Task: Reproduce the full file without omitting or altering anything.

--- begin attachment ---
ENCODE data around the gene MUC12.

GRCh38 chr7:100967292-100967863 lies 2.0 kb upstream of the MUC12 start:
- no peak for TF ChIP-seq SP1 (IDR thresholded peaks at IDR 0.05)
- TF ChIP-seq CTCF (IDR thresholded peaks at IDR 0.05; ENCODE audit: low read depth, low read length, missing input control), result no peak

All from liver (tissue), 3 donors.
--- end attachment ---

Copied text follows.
ENCODE data around the gene MUC12.

GRCh38 chr7:100967292-100967863 lies 2.0 kb upstream of the MUC12 start:
- no peak for TF ChIP-seq SP1 (IDR thresholded peaks at IDR 0.05)
- TF ChIP-seq CTCF (IDR thresholded peaks at IDR 0.05; ENCODE audit: low read depth, low read length, missing input control), result no peak

All from liver (tissue), 3 donors.